War in the Middle East is spurring violence against Muslim and Jewish communities around the world.
Wadea Al-Fayoume, a six-year old Palestinian-American boy, was fatally stabbed over the weekend in Plainfield Township, Illinois. The boy’s mother was also critically injured in the attack by their landlord, with local officials confirming that the pair were “targeted by the suspect due to them being Muslim and the ongoing Middle Eastern conflict involving Hamas and the Israelis.” The attack is being investigated as a hate crime.
Following the death, Palestinian and Muslim leaders condemned media coverage of the war and Palestinian people.
“Let’s be clear: This was directly connected to the dehumanizing of Palestinians that has been allowed over the last week by our media, by our elected officials who have lacked the moral compass and lacked the courage to call for something as simple as de-escalation and peace,” said Illinois State Rep. Abdelnasser Rashid, the first Palestinian American elected to the state’s general assembly.
“[Wadea] loved everybody,” said Ahmed Rehab, CAIR-Chicago’s executive director, during a news conference. “He has no clue about these larger issues happening in the world, but he was made to pay for it.”
Police across the U.S. have been on high alert for threats against Muslim and Jewish communities since Hamas’ surprise attack on October 7. The FBI has reported an uptick in threats against Muslim and Jewish communities during a call with reporters, though the bureau declined to provide specific numbers. FBI director Christopher Wray said that the war could inspire violence in the U.S., according to the New York Times.
Across the globe, geopolitical conflict often leads to a rise in hate against impacted communities on a local level, experts tell TIME. “When you have a conflict like this, we almost always see a rise in incidents against the communities that are involved in the conflict,” says Wendy Via, co-founder the Global Project Against Hate and Extremism. “People see it on the news and it’s sort of the proof they needed to harbor their hatred and act on it.”
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In the United States, advocacy groups have reported an increase in threats of violence and harassment against Palestinian, Jewish, and Muslim communities.
Local chapters of the Council on American–Islamic Relations, a Muslim civil rights and advocacy group, have reported instances of Islamophobia in the days since the beginning of the war, including two alleged assaults in Brooklyn, NY and an individual who pointed a gun at a crowd of pro-Palestine demonstrators outside of Pennsylvania’s state capitol.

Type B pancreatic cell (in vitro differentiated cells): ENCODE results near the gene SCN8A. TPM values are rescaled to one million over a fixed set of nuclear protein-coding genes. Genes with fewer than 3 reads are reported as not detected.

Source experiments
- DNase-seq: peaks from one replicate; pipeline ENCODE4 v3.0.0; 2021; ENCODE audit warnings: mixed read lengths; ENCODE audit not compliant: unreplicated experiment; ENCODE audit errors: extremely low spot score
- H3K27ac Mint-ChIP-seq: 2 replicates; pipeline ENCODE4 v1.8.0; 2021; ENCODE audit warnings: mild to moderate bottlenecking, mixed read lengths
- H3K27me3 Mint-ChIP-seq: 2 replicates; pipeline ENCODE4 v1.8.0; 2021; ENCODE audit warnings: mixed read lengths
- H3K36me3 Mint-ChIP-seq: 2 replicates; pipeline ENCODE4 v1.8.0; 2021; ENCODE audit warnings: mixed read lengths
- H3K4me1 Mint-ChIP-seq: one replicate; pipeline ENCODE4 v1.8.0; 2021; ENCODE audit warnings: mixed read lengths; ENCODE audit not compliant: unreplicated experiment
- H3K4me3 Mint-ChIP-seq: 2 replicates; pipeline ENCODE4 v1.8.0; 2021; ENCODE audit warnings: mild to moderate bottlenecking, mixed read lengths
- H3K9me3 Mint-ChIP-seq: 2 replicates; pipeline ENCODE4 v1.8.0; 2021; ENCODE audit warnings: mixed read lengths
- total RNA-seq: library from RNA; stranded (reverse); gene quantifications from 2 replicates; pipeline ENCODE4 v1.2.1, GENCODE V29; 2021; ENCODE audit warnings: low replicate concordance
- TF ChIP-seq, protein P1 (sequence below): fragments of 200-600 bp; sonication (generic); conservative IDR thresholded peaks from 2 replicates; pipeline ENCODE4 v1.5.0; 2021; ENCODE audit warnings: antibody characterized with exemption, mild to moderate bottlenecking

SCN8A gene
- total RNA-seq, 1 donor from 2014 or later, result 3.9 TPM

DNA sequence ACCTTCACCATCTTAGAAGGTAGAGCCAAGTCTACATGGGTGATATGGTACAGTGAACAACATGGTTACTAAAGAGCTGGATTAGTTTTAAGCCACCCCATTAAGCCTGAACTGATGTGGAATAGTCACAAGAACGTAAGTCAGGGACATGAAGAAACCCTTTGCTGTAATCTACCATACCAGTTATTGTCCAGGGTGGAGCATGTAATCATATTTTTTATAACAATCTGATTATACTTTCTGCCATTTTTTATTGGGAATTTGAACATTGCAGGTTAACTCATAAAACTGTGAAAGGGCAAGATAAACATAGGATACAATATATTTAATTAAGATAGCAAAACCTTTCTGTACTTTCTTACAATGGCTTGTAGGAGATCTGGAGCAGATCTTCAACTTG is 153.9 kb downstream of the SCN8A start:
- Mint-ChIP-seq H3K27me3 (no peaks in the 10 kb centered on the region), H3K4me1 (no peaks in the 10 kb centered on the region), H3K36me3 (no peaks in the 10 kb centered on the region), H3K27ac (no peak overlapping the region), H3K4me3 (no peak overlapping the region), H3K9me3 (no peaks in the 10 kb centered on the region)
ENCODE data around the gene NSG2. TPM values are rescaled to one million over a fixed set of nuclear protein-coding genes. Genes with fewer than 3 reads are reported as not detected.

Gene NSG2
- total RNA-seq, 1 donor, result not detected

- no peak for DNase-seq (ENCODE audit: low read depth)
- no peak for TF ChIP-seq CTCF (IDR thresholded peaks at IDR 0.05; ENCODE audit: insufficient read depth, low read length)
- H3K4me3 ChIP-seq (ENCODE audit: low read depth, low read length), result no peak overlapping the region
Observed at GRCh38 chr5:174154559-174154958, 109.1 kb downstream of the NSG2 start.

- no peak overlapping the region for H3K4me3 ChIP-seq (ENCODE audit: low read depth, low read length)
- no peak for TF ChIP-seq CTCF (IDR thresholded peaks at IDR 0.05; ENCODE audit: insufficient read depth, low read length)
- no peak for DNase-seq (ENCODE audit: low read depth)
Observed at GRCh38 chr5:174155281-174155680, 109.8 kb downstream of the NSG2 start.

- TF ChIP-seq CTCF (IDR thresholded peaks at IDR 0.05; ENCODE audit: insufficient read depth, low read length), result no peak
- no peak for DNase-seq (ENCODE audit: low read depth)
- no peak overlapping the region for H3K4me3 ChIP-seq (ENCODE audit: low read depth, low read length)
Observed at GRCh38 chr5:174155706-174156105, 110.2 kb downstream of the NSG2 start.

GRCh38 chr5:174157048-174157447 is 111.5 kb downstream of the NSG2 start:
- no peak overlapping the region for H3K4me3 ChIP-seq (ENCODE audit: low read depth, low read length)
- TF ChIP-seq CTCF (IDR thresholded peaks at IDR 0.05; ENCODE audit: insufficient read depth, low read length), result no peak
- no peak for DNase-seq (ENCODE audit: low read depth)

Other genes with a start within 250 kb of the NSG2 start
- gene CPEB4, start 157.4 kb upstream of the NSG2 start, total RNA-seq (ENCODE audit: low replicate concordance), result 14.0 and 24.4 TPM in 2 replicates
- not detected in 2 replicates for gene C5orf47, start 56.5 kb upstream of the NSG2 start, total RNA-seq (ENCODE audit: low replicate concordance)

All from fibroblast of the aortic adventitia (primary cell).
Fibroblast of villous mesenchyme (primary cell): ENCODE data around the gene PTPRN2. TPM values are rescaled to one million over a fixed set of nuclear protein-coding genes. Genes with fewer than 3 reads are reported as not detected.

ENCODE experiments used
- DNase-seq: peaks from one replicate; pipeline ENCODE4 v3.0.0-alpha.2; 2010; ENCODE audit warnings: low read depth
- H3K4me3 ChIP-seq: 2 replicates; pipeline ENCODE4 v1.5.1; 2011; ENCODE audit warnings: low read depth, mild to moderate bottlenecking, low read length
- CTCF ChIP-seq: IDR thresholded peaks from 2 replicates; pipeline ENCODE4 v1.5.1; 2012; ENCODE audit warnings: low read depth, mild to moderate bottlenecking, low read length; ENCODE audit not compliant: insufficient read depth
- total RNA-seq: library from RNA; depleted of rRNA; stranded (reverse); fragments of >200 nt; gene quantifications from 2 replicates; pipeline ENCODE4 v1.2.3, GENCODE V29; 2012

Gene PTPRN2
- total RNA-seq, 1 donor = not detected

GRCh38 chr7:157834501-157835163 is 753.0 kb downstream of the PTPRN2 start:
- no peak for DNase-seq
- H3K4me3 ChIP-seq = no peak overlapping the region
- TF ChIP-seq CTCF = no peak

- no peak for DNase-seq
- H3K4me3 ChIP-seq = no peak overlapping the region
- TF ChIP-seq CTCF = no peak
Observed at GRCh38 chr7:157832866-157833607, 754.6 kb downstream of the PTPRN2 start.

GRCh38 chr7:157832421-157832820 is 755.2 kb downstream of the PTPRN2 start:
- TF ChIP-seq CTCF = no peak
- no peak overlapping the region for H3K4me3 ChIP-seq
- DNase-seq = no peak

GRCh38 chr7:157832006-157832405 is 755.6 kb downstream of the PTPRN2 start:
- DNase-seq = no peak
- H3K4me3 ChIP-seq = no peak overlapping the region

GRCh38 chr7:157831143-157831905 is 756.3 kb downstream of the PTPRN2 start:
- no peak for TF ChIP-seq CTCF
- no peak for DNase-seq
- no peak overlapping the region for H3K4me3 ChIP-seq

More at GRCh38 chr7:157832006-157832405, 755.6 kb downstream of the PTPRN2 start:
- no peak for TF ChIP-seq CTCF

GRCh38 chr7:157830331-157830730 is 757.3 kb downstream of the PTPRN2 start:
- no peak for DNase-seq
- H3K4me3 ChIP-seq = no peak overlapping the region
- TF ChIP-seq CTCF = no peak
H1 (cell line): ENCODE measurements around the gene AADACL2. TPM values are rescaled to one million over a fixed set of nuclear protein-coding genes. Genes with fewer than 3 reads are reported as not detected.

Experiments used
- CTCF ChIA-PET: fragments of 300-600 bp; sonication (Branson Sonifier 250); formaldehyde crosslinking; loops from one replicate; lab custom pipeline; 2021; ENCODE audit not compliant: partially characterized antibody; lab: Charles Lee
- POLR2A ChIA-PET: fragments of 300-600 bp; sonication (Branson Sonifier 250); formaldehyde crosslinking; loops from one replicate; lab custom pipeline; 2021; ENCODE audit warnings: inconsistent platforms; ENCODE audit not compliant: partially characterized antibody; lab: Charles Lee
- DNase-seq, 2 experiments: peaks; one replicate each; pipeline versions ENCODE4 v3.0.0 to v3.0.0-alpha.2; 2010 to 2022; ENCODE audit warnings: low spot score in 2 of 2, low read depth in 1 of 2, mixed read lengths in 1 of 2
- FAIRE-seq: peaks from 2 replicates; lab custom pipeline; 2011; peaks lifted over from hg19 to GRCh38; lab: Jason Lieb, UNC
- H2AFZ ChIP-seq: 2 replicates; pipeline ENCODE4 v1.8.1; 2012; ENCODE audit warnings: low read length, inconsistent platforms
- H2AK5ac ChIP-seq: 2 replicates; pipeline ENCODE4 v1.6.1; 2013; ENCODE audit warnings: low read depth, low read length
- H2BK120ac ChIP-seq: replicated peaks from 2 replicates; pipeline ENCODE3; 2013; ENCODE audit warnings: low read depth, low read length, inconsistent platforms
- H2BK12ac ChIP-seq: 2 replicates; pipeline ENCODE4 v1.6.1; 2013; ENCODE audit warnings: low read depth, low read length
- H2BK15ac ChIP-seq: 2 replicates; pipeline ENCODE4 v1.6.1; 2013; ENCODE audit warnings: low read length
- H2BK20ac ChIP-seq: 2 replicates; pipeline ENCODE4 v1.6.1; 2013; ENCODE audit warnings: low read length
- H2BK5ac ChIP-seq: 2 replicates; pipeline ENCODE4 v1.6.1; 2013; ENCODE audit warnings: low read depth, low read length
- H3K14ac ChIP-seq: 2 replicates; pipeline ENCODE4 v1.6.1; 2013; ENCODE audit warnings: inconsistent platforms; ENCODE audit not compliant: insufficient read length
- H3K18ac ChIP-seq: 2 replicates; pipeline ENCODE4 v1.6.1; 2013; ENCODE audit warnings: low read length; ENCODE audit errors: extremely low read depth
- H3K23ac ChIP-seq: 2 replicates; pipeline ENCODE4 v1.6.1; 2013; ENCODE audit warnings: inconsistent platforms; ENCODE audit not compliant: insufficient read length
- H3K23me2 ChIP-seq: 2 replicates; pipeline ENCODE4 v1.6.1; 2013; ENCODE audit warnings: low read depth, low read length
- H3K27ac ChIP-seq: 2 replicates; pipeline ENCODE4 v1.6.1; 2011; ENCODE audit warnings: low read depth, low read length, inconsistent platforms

And in New Jersey, Rania Mustafa, Executive Director of the Palestinian American Community Center, told ABC7 New York that many in her community have recently faced a wave of increased harassment.
The Anti-Defamation League, which has been tracking instances of antisemitism in the U.S. since 1979, reported over 100 antisemitic incidents in the United States since October 7, including assaults in San Diego, Ca and New York City. A 19-year-old was charged with a hate crime after he allegedly attacked a Columbia University student who was hanging up posters on campus in support of Israel.
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It’s impossible to know the exact number of incidents that have taken place in the United States in the past week. Hate crimes in the country are often vastly undercounted, as legal definitions vary by state and police officers often lack training on how to identify hate crimes. (About 88% of cities don’t report hate crime data at all, according to Axios.)
Further still, hateful actions—like vandalism of a place of worship or derogatory signs— can be difficult to track, and might go unreported all together, says Via, who notes that they still pose a harm to the targeted communities.
“It’s just not possible to count or to get an accurate recording of all of those types of incidents that have surely shot up,” says Via. “It’s meant to intimidate and instill fear and to silence those communities.”
A ultra-Orthodox Jew walks past a synagogue in north London on October 13, 2023. The U.K. government announced Thursday £3 million ($3.7 million) of extra funding to help protect the Jewish community from antisemitic attacks, after a reported 400 percent spike in incidents.Daniel Leal—AFP/Getty Images
Hate crimes have been on the rise outside of the U.S. as well. On October 13, London’s Metropolitan police reported a significant rise in antisemitic and Islamophobic attacks. French interior minister Gérald Darmanin shared that more than 20 people have been arrested in connection with antisemitic incidents in recent days.
According to data collected by the Global Project Against Hate and Extremism, the platform 4chan—the anonymous, unregulated online messaging forum—saw a 479% increase in the use of explicit antisemitic and anti-Muslim slurs, along with calls to kill both groups between October 6 and October 8.
Via says that unregulated, hateful content online can translate to a real risk offline as well. “If a person is inclined to be violent, it leads them there, as opposed to our systems being set up to stop it,” says Via.
Both X (formerly Twitter) and Meta have faced pressure from the E.U. to better combat disinformation related to the war on their platforms, but Via says that they must enforce stricter moderation to prevent the spread of hate online.
Recent years have seen a harmful normalization of hateful and dehumanizing rhetoric, says Via.
“The ruling factions in the Middle East are committing these acts, not the people. And that’s a distinction that more people with megaphones should be making, very forcefully and very loudly.”